Integration debate after New Year’s Eve: We have to deal with it

After New Year’s Eve, there are racism weeks in Germany. The debates are pure provocation, but you can’t stay out of it.

A red rocket fountain

Hardly anyone questioned what really happened on New Year’s Eve Photo: Marius Schwarz/imago

In Germany there are racism weeks again. With a Berlin special because there’s an election campaign there: baiting foreigners in the election campaign is a proven concept. You capture voices by stoking fears and blaming all those “who aren’t German enough” (whatever that’s supposed to be). You also pick up people in their racism, which they would like to live out again anyway. Many of those at whose expense all this is happening can’t vote anyway.

So this is how we’ve been stuck since New Year’s Eve, in which there were attacks on firefighters and rescue workers, in an uncomfortable integration debate: many politicians or media representatives of color felt compelled to take a stand, to explain, to justify. In these quick statements, created under reaction pressure, it is easy to see how the framing works and how the debate is postponed.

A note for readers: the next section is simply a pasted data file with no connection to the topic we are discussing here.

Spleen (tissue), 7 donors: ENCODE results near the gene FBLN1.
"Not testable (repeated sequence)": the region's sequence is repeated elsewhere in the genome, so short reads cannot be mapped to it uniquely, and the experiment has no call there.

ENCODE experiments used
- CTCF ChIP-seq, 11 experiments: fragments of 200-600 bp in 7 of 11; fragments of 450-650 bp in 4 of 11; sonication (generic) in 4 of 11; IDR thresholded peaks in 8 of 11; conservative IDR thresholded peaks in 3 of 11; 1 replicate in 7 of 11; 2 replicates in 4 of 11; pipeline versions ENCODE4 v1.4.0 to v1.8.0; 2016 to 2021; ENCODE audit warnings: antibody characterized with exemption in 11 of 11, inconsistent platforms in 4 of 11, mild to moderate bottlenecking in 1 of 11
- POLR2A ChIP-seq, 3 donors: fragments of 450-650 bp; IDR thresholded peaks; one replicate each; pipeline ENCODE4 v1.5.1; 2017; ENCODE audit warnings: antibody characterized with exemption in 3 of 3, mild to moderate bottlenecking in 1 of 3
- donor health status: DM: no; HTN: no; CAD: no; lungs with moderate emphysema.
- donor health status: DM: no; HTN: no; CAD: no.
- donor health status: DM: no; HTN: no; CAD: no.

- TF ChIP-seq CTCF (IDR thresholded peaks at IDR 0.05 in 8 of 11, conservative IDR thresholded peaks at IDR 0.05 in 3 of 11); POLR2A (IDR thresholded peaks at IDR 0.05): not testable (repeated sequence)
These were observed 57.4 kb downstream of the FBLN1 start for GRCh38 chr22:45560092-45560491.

Many condemned the violence on New Year’s Eve and asked for a differentiated view. Some listed how many useful societal contributions are made by migrants and PoC. I hardly heard voices questioning the description of New Year’s Eve itself and reminding that the police is not a neutral source, but also pursues its own interests.

It’s about distraction

Toni Morrison once described racism as a diversionary tactic: “The function, the very serious function of racism is as a diversion. It keeps you from doing your work. He keeps you explaining.” In the last few weeks, even experienced journalists, politicians and many people whose job title is anything to do with diversity have left their real work to defend themselves and all of us.

In this case, by “us” I don’t just mean: migrants with and without a German passport, black people and other Poc, but everyone who is anti-fascist or simply doesn’t feel like a racist society. Sure: We can’t let racist allegations go unchallenged – but we don’t have to jump over every stick either. Integration debates are rubbish. Nothing good ever comes of it. It’s pure provocation, coming from people who have no ideas or interest in tackling big issues. So solving social problems and protecting the environment.

Nevertheless, we cannot ignore racist statements. We often can’t decide not to let ourselves be distracted and go about our business in a relaxed manner. We have to deal with it because these statements are dangerous. Because they prepare the political climate that leads to racist violence, assaults and terrorist attacks.

If anyone is wondering whether PoC is not doing enough for the climate: If I hadn’t had the feeling that this text had to be today, I would have written about Lützerath.

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